Former Oklahoman reporter Ray Soldan, who was state's premier sports historian, dies at 91
Ray Soldan, who for more than half a century covered sports for The Oklahoman and is considered the state’s premier sports historian, died Tuesday at age 91.
Soldan, a 1994 inductee into the Oklahoma Sports Hall of Fame, retired from The Oklahoman in 1985 after 33 years but spent the following two decades continuing to write for the newspaper but also chronicling the state’s sports history.
Much of Oklahoma’s high school sports history would have been lost without Soldan’s peerless efforts. The records Soldan researched go back to 1919.
“You think of the cliches, the walking encyclopedia and the term legendary, they all really applied to Ray,” said former Oklahoma City mayor Mick Cornett, who grew up in Oklahoma City reading Soldan in The Oklahoman.
“He was a person with the credibility to tell me that Wes Welker was the greatest high school football player in state history. When he said it, it meant a lot more than me or my other brother saying it.”
Soldan was born Sept. 18, 1929, in Manhattan, Kansas. He was raised in Salina, Kansas, and knew at an early age he wanted to be a sportswriter.
Soldan covered high school sports at The Oklahoman from 1952-65 and again from 1975-85. From 1965-75, Soldan covered college sports and is believed to be one of only two writers nationally who covered all three of the showdowns dubbed “Game of the Century” — Notre Dame-Michigan State in 1966, Texas-Arkansas in 1969 and OU-Nebraska in 1971. Soldan also covered the 1968 Olympics and two NCAA Final Fours.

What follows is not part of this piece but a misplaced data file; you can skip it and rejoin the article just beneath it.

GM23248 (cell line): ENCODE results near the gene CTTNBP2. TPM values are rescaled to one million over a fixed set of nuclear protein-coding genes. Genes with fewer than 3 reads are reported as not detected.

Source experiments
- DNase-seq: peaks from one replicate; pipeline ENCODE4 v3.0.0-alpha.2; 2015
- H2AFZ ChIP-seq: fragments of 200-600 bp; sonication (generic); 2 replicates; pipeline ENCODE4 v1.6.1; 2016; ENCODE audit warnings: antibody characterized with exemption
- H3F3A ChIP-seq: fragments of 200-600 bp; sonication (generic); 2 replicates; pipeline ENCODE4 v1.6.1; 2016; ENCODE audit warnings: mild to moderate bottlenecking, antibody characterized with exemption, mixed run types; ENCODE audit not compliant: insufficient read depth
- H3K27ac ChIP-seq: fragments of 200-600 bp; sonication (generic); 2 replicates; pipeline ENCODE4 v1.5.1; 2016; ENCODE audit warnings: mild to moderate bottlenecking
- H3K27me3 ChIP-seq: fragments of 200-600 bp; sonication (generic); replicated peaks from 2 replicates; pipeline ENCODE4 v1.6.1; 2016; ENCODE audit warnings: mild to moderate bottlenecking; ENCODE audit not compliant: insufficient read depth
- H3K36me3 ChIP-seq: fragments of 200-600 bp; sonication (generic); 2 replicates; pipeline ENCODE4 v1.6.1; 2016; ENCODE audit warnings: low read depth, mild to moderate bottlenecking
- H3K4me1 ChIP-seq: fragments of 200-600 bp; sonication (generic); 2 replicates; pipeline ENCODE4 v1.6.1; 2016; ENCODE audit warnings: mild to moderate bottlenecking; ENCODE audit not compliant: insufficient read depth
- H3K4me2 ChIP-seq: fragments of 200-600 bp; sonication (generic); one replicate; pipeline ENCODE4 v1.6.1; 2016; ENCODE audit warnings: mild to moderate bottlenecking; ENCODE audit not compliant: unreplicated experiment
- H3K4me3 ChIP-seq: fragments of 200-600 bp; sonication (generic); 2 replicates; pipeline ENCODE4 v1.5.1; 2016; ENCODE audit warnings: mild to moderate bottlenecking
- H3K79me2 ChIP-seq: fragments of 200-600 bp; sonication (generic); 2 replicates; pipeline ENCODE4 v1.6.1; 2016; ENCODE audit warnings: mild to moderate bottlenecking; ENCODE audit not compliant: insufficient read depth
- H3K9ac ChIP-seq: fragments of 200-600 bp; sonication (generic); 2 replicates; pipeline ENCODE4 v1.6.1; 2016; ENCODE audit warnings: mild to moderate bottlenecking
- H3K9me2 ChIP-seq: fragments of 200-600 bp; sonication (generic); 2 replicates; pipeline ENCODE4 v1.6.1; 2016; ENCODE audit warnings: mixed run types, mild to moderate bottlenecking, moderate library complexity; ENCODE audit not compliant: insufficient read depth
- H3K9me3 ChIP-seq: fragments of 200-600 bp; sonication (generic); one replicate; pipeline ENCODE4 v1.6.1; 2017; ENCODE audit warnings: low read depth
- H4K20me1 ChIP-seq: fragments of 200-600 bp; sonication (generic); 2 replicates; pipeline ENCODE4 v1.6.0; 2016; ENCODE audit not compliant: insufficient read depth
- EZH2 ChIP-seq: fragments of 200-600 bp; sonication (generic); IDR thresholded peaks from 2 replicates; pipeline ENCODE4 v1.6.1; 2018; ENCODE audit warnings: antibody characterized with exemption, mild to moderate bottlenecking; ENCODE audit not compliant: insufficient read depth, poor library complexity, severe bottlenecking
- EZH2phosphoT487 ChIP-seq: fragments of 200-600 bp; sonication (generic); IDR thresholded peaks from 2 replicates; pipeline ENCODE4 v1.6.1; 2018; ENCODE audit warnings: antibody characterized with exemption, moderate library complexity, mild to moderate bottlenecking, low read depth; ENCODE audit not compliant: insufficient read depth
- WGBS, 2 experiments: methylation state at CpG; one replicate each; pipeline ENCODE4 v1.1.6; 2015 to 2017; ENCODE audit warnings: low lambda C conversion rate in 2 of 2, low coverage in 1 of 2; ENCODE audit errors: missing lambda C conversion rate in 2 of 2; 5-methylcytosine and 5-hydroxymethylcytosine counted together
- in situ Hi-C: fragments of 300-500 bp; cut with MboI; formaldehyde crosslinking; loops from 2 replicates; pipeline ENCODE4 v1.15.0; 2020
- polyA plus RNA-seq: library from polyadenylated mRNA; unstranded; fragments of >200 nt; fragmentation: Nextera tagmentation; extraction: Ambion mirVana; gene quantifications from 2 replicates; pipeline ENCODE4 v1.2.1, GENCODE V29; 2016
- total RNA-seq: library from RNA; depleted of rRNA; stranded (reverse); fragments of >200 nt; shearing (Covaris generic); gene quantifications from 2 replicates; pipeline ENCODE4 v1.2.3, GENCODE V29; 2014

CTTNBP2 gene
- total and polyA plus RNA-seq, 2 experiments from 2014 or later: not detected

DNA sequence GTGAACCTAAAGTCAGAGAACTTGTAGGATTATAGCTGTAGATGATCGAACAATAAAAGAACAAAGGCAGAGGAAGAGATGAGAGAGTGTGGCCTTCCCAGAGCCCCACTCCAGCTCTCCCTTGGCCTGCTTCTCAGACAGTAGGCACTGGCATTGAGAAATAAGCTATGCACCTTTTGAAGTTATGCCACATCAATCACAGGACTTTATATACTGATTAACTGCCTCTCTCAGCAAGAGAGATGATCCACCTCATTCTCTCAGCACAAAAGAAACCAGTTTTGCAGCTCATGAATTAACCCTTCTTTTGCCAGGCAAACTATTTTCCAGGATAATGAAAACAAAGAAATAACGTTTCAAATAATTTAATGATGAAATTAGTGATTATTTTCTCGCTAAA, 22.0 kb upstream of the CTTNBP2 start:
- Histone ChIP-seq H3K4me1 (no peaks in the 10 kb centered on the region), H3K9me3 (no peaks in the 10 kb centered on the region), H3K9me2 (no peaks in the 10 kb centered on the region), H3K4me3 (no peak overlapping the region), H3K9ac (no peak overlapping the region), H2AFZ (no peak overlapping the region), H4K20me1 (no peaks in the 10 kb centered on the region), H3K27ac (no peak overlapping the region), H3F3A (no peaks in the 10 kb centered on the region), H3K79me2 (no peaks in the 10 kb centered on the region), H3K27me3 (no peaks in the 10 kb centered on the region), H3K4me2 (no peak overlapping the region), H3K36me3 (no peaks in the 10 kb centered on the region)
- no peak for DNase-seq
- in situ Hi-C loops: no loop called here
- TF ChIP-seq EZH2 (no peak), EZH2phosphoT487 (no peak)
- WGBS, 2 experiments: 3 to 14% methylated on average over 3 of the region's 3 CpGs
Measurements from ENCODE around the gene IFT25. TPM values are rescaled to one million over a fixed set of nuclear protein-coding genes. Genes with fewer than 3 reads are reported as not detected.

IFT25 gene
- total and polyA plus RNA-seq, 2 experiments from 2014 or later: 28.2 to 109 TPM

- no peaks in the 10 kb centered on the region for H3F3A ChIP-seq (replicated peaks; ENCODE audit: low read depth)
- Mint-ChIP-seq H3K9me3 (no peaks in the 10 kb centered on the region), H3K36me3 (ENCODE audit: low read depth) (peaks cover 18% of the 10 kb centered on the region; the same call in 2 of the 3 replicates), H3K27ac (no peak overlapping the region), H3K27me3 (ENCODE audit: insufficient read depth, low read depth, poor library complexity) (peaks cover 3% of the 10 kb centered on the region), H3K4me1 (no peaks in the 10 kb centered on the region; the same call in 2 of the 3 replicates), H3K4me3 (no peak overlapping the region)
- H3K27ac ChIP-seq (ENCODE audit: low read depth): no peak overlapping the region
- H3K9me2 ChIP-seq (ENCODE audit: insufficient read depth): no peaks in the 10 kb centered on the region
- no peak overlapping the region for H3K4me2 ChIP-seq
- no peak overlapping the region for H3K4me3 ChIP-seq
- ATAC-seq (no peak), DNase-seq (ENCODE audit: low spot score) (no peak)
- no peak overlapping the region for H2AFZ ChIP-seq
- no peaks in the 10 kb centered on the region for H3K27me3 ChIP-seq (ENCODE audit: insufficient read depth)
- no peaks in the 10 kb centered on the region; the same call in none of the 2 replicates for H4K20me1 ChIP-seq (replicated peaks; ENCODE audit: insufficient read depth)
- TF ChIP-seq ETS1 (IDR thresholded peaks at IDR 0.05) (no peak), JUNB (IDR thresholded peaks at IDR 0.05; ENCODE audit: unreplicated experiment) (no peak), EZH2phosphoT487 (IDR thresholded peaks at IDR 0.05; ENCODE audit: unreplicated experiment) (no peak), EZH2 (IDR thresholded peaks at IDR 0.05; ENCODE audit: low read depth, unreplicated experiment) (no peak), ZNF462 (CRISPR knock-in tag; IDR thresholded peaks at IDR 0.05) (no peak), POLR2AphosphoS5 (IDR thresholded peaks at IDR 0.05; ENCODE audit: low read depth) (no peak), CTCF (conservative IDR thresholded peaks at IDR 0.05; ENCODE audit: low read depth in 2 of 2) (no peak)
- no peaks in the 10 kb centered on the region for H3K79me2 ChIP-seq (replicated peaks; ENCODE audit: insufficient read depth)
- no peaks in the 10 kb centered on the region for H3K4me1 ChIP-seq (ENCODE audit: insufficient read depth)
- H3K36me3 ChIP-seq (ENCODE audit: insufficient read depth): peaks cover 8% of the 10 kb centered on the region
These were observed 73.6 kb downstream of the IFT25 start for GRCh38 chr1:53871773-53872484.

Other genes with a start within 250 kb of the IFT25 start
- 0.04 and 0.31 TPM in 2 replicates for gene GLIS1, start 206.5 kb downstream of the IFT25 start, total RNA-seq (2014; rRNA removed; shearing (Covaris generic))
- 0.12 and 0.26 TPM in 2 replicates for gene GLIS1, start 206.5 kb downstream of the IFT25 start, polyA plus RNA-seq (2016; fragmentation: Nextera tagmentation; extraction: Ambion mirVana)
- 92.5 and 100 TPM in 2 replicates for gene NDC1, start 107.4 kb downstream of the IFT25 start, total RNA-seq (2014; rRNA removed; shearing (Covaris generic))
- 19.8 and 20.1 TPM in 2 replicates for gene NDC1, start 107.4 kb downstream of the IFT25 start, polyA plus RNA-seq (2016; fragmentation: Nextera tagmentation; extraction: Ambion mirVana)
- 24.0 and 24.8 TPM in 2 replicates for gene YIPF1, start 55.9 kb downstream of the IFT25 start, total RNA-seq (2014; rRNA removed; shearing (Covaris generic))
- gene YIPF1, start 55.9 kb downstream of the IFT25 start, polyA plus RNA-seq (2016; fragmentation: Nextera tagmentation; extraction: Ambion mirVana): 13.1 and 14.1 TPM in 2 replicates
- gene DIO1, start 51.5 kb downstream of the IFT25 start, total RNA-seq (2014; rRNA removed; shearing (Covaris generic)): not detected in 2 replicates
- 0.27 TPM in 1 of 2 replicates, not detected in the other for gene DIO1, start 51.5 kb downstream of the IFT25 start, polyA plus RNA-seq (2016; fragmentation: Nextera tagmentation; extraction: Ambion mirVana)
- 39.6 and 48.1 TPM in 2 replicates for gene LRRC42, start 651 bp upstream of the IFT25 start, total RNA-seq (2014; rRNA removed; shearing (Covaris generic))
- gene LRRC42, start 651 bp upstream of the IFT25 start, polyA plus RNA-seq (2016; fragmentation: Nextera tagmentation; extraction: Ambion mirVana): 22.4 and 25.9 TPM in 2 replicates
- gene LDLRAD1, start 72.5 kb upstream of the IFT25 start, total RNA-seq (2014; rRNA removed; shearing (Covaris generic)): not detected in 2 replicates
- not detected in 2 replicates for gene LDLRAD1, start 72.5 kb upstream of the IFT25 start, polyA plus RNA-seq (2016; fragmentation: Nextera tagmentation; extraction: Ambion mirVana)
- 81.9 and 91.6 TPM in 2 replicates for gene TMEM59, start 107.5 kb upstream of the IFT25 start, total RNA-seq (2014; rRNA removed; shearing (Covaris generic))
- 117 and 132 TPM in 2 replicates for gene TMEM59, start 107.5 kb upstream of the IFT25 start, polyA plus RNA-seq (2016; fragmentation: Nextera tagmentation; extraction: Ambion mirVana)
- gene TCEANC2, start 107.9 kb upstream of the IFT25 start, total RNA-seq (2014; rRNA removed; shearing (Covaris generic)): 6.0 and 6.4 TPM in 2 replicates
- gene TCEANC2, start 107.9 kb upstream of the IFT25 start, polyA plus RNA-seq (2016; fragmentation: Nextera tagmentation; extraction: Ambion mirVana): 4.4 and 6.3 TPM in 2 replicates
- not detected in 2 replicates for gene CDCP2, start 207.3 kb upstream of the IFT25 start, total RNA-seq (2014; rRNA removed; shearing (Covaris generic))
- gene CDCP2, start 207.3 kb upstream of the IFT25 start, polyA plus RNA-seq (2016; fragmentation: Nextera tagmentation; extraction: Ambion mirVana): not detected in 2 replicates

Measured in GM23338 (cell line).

But high school sports were his passion. At his own request, Soldan returned to the scholastic level, where he had established the first rankings for high school football, basketball and track.
“He set the standard for high school sports,” said Van Shea Iven, media relations director for the Oklahoma Secondary School Activities Association, who himself spent many years covering the high school sports scene. “If anyone ever needed any information, as far as records or stats or history, there was only one person to go to, and that was him.”
The OSSAA honored Soldan as recently as March during the state basketball tournament.
“He wasn’t the most outgoing person, but you could always tell when he was in his element, and that was the high school sports scene,” Iven said.
In 1959, Soldan was the inaugural winner of the Oklahoma Sportswriter of the Year Award.
Soldan was preceded in death by his wife, LeClaire. He traveled extensively, making all 50 states and six of the seven continents (all but Antarctica). Soldan is survived by his four children: Tim, Nannette, Angela and Penny. Penny Soldan followed her father as a sportswriter at The Oklahoman.